Presentation Title

Clinically Relevant Safety Issues Associated with St. John’s Wort Product Labels

Speaker Credentials

P4

College

College of Pharmacy

Location

Signature Grand, Davie, Florida, USA

Format

Poster

Start Date

25-4-2008 12:00 AM

End Date

25-4-2008 12:00 AM

Abstract

Background. St. John’s wort (SJW) interacts with drugs including cyclosporine, indinavir, and warfarin. Healthcare professionals (HCPs) are often unaware of these interactions. The product label is one source of information and inclusion of interaction information on SJW labels is associated with more appropriate counseling being dispensed. Objective. To evaluate clinically relevant safety information on SJW product labels. Methods. Categories of label safety issues were established as: 1) drug interactions, 2) contraindications, 3) therapeutic duplication, and 4) general considerations. Evaluations of labels were performed. Descriptive statistics were used to summarize and Chi square and ANOVA were performed to detect a difference in product scores. A post-hoc Duncan test was conducted to examine the data for differences in label scores between individual products. Results. The percentage of the 74 SJW products with label information present was: SJW-HIV (8.11%), SJW-immuno-suppressants (5.45%), SJW-oral contraceptives (8.108%), SJW-warfarin (5.41%), bipolar (1.35%), antidepressants (22.97%), phototoxicity (51.35%), and consult HCP (87.84%). The mean number of safety warnings included on a product label was 1.84 (range 0-8). Both ANOVA (p=0.005) and Chi square (p=0.008) showed that differences existed between the label scores of SJW products. The post-hoc Duncan test revealed that the scores of three products were statistically superior in terms of completeness (p=0.04). Conclusion. The majority of SJW product labels inadequately address safety issues. A few products provide an acceptable amount of safety information, which could enhance the quality of counseling by HCPs. However, the greatest benefit may be if the FDA re-examined labeling requirements of dietary supplements.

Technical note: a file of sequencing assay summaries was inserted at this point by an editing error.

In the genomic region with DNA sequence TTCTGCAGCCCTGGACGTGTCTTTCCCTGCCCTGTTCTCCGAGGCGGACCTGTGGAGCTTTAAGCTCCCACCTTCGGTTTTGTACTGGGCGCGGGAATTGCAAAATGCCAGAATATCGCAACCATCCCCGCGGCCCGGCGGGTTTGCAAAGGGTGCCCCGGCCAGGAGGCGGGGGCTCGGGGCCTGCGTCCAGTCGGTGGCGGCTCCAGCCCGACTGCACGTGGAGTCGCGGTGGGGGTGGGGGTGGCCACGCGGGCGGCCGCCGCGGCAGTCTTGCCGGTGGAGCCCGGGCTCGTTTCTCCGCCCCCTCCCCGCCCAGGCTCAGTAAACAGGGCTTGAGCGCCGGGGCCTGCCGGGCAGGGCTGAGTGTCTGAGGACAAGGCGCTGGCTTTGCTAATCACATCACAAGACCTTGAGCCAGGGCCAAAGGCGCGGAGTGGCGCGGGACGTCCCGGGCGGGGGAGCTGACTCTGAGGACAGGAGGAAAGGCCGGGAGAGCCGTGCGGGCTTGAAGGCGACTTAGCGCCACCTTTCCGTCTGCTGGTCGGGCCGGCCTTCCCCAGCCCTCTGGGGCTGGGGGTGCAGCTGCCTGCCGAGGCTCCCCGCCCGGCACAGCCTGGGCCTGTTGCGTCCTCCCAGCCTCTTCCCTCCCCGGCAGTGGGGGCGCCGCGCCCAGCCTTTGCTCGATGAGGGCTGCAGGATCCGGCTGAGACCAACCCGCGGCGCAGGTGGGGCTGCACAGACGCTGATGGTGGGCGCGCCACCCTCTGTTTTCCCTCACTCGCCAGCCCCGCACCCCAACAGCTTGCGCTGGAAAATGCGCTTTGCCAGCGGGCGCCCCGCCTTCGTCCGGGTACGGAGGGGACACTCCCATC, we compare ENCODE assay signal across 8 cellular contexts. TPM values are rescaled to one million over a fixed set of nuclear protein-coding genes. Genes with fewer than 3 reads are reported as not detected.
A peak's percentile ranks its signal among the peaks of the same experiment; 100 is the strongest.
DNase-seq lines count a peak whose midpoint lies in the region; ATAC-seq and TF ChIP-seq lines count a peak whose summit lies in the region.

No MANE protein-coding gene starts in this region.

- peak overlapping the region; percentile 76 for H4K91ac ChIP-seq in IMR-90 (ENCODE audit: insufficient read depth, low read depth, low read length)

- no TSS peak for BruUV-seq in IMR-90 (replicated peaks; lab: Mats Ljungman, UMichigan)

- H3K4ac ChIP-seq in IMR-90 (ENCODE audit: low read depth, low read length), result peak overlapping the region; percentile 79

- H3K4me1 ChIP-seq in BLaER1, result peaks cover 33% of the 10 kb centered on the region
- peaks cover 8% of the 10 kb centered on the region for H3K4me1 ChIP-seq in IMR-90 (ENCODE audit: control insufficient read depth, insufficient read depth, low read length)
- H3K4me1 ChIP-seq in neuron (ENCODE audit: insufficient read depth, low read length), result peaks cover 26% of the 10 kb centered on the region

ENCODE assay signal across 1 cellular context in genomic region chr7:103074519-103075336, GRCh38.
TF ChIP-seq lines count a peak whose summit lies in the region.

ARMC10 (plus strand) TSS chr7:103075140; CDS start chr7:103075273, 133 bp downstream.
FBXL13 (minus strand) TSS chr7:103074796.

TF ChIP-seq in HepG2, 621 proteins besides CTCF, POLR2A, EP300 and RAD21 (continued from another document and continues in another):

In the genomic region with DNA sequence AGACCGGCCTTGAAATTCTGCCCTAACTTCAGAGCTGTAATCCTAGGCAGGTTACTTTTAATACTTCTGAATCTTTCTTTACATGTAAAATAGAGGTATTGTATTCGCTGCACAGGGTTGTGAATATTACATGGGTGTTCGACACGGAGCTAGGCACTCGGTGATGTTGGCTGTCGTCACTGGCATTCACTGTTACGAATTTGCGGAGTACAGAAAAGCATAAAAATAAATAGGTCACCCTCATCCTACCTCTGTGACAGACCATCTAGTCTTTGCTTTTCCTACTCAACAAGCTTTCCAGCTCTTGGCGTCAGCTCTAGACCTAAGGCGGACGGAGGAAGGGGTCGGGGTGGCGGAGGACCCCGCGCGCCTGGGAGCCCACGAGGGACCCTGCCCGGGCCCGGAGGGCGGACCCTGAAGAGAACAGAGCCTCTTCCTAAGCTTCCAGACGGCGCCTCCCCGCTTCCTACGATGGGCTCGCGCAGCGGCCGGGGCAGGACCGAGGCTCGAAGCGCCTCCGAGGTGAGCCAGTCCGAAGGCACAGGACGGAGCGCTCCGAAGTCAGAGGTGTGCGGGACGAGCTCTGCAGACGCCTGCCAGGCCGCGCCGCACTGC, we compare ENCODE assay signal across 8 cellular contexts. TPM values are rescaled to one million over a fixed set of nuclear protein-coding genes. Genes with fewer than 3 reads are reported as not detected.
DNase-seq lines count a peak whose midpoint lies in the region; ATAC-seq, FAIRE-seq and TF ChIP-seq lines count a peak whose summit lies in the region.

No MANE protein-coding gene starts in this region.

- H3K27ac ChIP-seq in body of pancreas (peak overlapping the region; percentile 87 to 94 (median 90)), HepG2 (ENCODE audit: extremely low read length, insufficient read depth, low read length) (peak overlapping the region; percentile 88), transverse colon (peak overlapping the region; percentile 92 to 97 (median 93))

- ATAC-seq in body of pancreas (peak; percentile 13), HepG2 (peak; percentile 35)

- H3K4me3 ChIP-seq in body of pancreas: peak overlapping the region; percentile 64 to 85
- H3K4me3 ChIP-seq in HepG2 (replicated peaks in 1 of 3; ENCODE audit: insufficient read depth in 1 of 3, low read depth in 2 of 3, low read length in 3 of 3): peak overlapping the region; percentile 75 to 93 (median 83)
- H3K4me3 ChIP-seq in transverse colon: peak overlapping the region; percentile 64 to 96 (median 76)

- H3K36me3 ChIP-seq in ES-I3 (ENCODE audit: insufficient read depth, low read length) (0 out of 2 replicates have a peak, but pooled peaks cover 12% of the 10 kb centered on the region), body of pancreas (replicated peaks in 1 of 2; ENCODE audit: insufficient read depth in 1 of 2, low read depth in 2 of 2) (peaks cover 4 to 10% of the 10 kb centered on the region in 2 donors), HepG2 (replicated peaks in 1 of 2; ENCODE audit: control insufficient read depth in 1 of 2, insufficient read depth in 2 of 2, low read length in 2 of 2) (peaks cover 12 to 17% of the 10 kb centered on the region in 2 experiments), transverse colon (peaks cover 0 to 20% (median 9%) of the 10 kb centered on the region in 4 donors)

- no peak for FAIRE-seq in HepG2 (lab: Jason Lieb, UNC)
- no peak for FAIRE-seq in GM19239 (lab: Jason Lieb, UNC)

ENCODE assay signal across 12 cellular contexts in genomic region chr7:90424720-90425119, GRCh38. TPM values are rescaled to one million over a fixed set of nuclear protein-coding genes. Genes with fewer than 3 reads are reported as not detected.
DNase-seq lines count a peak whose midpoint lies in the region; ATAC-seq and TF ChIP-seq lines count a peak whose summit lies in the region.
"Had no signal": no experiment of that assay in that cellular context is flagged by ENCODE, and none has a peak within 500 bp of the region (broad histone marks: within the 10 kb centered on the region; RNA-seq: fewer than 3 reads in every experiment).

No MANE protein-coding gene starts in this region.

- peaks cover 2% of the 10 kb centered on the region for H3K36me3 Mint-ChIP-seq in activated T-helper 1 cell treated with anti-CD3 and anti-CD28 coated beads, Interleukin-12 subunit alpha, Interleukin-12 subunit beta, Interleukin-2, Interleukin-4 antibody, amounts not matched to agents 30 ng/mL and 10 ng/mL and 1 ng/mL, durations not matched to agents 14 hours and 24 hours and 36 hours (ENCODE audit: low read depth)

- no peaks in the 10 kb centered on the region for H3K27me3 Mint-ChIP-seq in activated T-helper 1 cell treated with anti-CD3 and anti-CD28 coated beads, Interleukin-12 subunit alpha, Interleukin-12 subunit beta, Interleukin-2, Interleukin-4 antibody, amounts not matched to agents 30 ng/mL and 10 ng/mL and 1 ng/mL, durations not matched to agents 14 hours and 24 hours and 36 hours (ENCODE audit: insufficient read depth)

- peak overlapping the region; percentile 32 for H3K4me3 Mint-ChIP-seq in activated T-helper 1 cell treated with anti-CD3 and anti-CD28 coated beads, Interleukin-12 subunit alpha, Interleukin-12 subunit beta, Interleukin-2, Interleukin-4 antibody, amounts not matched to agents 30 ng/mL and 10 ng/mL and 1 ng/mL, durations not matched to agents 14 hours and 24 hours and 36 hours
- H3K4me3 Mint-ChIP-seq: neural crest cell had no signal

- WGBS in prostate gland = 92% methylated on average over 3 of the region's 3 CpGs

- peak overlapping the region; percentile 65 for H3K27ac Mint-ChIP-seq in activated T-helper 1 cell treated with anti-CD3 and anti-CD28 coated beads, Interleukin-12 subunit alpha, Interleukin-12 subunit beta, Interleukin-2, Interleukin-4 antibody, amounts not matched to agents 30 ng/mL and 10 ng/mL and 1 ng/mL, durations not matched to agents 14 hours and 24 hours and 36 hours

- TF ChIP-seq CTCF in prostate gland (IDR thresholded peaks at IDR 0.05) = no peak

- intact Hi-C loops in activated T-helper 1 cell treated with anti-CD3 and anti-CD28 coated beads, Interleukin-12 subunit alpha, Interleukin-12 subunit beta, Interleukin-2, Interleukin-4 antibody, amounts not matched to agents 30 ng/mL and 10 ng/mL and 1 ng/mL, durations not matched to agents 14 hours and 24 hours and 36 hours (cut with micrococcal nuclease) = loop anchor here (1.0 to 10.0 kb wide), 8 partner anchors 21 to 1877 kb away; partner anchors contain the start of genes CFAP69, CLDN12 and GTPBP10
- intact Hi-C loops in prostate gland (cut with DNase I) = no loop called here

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Apr 25th, 12:00 AM Apr 25th, 12:00 AM

Clinically Relevant Safety Issues Associated with St. John’s Wort Product Labels

Signature Grand, Davie, Florida, USA

Background. St. John’s wort (SJW) interacts with drugs including cyclosporine, indinavir, and warfarin. Healthcare professionals (HCPs) are often unaware of these interactions. The product label is one source of information and inclusion of interaction information on SJW labels is associated with more appropriate counseling being dispensed. Objective. To evaluate clinically relevant safety information on SJW product labels. Methods. Categories of label safety issues were established as: 1) drug interactions, 2) contraindications, 3) therapeutic duplication, and 4) general considerations. Evaluations of labels were performed. Descriptive statistics were used to summarize and Chi square and ANOVA were performed to detect a difference in product scores. A post-hoc Duncan test was conducted to examine the data for differences in label scores between individual products. Results. The percentage of the 74 SJW products with label information present was: SJW-HIV (8.11%), SJW-immuno-suppressants (5.45%), SJW-oral contraceptives (8.108%), SJW-warfarin (5.41%), bipolar (1.35%), antidepressants (22.97%), phototoxicity (51.35%), and consult HCP (87.84%). The mean number of safety warnings included on a product label was 1.84 (range 0-8). Both ANOVA (p=0.005) and Chi square (p=0.008) showed that differences existed between the label scores of SJW products. The post-hoc Duncan test revealed that the scores of three products were statistically superior in terms of completeness (p=0.04). Conclusion. The majority of SJW product labels inadequately address safety issues. A few products provide an acceptable amount of safety information, which could enhance the quality of counseling by HCPs. However, the greatest benefit may be if the FDA re-examined labeling requirements of dietary supplements.